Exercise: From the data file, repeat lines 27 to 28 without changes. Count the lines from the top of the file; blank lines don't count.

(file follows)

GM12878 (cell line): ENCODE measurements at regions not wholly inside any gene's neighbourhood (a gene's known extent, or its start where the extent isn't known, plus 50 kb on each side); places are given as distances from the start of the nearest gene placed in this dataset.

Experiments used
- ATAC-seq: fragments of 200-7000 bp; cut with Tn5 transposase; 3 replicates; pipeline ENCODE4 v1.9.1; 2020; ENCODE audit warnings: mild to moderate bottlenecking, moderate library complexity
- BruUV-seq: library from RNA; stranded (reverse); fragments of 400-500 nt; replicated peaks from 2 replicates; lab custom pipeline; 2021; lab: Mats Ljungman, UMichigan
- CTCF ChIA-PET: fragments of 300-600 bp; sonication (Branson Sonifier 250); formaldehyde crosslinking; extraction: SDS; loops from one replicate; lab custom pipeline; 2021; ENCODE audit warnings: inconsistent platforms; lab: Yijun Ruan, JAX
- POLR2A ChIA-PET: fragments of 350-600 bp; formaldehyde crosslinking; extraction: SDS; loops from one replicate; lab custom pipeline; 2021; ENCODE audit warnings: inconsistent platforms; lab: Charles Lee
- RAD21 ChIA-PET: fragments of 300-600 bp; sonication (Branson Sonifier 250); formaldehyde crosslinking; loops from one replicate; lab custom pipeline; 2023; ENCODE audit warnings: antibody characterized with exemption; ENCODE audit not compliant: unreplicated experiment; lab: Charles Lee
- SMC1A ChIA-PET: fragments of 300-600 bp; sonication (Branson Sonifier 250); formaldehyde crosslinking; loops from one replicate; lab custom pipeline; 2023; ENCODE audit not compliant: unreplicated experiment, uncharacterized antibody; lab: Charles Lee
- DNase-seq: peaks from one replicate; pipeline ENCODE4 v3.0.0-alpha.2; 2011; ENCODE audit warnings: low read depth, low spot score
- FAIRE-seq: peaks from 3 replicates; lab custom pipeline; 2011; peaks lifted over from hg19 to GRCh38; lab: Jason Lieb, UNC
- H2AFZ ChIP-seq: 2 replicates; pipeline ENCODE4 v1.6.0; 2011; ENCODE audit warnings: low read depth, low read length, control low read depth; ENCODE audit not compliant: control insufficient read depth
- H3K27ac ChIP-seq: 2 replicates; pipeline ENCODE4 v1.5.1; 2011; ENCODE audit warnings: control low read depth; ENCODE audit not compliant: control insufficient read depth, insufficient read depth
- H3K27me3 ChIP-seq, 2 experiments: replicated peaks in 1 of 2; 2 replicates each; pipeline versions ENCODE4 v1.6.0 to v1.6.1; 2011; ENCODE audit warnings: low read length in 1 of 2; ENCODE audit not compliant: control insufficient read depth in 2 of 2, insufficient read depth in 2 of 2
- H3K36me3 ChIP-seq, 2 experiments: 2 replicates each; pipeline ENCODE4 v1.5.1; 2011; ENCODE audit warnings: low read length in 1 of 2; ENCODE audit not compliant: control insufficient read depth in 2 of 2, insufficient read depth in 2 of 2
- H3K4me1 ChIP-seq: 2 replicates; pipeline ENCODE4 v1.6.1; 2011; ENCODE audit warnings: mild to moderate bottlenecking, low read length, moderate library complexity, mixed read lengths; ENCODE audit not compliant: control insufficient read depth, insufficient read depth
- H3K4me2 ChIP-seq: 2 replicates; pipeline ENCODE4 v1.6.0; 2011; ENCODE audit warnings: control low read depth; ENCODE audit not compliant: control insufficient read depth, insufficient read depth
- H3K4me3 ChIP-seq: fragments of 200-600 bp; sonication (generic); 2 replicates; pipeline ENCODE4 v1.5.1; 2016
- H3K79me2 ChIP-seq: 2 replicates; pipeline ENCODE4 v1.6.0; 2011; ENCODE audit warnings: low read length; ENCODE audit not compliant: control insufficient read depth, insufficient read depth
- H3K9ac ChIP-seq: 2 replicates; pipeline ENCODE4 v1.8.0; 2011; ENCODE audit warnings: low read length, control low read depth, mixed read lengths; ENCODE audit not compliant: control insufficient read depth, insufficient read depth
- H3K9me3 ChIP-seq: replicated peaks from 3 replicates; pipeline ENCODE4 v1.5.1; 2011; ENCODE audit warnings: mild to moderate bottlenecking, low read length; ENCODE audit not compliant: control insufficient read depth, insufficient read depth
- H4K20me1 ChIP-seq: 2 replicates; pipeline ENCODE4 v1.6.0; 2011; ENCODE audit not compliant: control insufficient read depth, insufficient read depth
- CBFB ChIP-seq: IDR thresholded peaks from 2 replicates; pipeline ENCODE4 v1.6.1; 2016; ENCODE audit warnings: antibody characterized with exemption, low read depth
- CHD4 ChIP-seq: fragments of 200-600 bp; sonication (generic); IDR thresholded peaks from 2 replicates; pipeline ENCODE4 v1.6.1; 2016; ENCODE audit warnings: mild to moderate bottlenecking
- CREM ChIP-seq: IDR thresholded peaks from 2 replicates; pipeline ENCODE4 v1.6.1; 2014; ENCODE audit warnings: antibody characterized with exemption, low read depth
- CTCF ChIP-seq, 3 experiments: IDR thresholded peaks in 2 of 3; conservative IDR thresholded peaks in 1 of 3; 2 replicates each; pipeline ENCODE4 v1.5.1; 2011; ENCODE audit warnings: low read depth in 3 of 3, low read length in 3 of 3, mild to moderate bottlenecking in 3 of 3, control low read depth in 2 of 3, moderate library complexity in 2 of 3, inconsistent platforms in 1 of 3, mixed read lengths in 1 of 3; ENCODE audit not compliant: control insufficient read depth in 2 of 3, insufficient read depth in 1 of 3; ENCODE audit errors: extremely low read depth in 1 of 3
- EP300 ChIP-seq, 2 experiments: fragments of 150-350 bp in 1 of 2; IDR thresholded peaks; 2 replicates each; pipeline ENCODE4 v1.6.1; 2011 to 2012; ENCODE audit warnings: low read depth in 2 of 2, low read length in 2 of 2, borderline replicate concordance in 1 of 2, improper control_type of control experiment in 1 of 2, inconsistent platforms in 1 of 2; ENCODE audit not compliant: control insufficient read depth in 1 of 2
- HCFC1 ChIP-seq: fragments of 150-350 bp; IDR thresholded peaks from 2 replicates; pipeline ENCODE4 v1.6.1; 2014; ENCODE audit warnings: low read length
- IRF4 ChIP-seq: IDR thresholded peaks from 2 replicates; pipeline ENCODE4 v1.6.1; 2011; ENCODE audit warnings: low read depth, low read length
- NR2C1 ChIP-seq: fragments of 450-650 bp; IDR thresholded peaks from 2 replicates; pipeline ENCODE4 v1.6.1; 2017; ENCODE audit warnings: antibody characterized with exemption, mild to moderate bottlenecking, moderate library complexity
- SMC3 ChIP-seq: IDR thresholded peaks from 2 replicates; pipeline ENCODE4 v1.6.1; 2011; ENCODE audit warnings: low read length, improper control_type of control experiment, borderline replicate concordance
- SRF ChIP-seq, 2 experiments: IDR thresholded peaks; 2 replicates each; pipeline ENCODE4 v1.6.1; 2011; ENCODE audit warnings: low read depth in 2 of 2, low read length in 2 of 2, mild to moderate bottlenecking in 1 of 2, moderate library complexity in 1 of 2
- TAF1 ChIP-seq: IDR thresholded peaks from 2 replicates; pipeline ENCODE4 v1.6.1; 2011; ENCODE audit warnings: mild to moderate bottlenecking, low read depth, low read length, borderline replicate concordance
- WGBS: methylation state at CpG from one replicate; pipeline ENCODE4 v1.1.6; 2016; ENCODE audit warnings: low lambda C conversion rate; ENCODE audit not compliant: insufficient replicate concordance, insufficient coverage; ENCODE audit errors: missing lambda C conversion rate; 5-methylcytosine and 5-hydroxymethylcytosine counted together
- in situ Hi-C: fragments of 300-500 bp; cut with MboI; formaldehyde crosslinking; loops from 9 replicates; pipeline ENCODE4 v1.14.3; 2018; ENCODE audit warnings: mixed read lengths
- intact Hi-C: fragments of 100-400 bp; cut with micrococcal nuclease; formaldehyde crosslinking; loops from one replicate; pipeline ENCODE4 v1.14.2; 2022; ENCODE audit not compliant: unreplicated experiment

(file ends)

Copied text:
- HCFC1 ChIP-seq: fragments of 150-350 bp; IDR thresholded peaks from 2 replicates; pipeline ENCODE4 v1.6.1; 2014; ENCODE audit warnings: low read length
- IRF4 ChIP-seq: IDR thresholded peaks from 2 replicates; pipeline ENCODE4 v1.6.1; 2011; ENCODE audit warnings: low read depth, low read length